Bishops respond to López Obrador: The Church has always raised its voice for peace

Jasjot Singh

The Conference of the Mexican Episcopate (CEM) responded this July 7 to the insistent accusations of the president of Mexico, Andrés Manuel López Obrador, and specified that the Catholic Church “has always been and will always be concerned and occupied with the well-being of our country” .

In a video message published on July 7, the CEM asks: “​​Since when have the bishops been interested in peace in Mexico?”. Below is a series of publications that reveal that the Catholic Church has been speaking out and calling for peace in the country for decades.

The Mexican bishops thus respond to López Obrador’s accusationswhich for days has accused them of being silent in the face of violence in previous governments.

On June 30, in his morning press conference, the President of Mexico criticized the priests, bishops and cardinals who criticized his policy of “hugs and not bullets” against organized crime.

López Obrador said: “And those expressions that hugs are no longer enough for us. What then do the priests want? That we solve problems with violence? Are we all going to disappear? Are we going to bet on war?

Why didn’t they act, when Calderón, in that way? Why did they remain silent when the massacres were ordered, when ‘kill them hot’ was put into practice, when the Army’s high command was told: ‘You do your job and we take care of human rights’? Why this hypocrisy?” López Obrador questioned, referring to previous presidential periods, such as that of Felipe Calderón.

“That should not allow anyone, much less a religious, whether he is a pastor of an evangelical church or a priest,” López Obrador said on that occasion.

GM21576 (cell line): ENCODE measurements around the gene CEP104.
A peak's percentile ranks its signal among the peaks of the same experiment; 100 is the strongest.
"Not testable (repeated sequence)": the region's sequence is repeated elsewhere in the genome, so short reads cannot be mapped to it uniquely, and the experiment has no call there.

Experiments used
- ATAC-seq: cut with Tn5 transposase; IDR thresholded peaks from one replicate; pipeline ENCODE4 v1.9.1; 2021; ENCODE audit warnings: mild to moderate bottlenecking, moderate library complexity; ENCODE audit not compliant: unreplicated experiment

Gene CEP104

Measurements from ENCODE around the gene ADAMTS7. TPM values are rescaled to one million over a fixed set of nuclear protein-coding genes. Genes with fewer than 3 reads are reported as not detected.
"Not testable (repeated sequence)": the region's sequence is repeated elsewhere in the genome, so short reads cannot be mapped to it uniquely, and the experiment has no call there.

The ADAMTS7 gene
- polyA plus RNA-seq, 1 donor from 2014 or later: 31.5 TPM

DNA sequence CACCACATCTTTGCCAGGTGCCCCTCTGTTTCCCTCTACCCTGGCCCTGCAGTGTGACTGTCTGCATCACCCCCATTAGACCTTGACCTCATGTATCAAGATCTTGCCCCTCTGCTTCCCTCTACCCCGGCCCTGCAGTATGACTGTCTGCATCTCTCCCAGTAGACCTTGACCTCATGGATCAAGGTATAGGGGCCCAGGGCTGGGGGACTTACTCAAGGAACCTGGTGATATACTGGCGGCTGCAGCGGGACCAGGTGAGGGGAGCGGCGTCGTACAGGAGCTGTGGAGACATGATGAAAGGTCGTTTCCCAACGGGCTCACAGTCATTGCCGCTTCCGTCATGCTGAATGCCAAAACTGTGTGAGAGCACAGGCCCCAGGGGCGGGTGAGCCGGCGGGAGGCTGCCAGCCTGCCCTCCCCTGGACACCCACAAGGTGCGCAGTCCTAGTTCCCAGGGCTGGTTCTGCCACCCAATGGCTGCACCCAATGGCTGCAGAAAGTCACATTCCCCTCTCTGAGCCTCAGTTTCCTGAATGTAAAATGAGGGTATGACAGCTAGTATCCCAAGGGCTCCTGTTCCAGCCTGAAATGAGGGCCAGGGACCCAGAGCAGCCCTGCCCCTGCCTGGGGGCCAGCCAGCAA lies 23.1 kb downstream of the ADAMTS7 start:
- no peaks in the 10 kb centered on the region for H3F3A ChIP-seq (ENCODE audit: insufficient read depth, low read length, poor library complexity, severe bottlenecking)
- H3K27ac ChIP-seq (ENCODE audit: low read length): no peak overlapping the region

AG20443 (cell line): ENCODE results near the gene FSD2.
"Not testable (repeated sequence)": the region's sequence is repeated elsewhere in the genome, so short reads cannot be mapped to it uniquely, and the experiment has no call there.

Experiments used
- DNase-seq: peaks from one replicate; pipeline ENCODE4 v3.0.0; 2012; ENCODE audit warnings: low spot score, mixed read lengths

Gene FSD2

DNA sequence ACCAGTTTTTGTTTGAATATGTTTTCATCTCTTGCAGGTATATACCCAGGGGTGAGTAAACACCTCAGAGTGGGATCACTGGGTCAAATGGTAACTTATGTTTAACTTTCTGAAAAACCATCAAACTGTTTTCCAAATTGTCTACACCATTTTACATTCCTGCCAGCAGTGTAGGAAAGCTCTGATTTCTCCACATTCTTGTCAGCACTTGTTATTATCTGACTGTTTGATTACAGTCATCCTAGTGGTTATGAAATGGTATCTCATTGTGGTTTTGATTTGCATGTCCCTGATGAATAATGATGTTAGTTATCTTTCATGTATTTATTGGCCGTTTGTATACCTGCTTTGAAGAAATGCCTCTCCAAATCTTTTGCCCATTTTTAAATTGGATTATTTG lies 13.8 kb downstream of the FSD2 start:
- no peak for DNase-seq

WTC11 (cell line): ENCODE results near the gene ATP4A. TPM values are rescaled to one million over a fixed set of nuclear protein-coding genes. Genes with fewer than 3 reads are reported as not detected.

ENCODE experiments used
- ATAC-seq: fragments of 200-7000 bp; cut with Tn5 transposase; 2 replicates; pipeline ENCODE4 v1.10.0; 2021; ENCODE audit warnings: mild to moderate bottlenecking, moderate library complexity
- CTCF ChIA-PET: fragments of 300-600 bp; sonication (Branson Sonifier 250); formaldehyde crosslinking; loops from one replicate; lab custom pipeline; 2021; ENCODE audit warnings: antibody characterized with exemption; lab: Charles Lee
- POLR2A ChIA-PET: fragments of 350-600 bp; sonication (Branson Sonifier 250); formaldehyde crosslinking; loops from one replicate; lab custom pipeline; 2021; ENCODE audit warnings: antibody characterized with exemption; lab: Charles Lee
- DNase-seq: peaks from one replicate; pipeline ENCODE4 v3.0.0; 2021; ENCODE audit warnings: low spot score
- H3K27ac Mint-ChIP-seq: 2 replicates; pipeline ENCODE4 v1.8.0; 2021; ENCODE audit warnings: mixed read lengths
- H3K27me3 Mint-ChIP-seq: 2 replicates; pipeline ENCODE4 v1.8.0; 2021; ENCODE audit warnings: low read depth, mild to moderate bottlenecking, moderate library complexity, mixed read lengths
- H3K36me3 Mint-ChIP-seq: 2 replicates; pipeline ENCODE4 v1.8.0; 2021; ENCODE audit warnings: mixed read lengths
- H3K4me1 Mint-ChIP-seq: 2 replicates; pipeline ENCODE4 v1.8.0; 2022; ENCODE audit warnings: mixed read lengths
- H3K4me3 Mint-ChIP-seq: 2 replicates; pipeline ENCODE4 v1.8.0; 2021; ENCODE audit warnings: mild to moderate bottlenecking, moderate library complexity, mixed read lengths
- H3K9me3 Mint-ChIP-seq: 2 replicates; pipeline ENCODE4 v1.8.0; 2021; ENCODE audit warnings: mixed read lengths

Criticism against the policy of the Government of Mexico against organized crime increased after the recent murder of two priests of the Society of Jesus (Jesuits) in the Sierra Tarahumara, in the Mexican state of Chihuahua on Monday, June 20.

The Archbishop of Guadalajara, Cardinal José Francisco Robles Ortega, warned on June 22 that organized crime “does not know about hugs, no matter how much the government offers them and promises them and gives them to them”.

“They don’t understand hugs, they only know about bullets,” lamented the Cardinal, who days later reported that he was detained by drug traffickers when he visited a community in the north of the state of Jalisco.

Monsignor Ramón Castro Castro, general secretary of the CEM, published a video message on June 23 lamenting that “our Mexico is splashing blood from so many dead and disappearedincluding 27 priests, including Jesuit fathers who have been killed by organized crime.

Pope Francis also lamented the murder of the Jesuits in Mexico during his General Audience on June 22: “How many murders in Mexico!” he expressed.

On July 4, Fr. Mateo Calvillo Paz, of the clergy of the Archdiocese of Morelia, in the Mexican state of Michoacán, reported that he suffered a brutal attack at the hands of a “hit man”.

That same day, the CEM, together with the Conference of Major Superiors of Religious of Mexico and the Mexican Province of the Society of Jesus, convened a “Day of Prayer for Peace” during July.

In its messages on social networks this July 7, the Conference of the Mexican Episcopate stressed that the Catholic Church has published “116 documents for peace” since 1968.

Of these, 24 documents were published between 2006 and 2012, the six-year term of Felipe Calderón as president of Mexico.

The government of Andrés Manuel López Obrador faces one of the greatest crises of violence in the history of Mexico.

In just 3 and a half years of the López Obrador government, there have already been more than 121,000 homicides registered in the country, so it could exceed the more than 156 thousand crimes committed during the six years of the government of his predecessor, Enrique Peña Nieto.

From January 1 to July 6 of this year, according to official figures, 13,588 homicides have been registered in Mexico.

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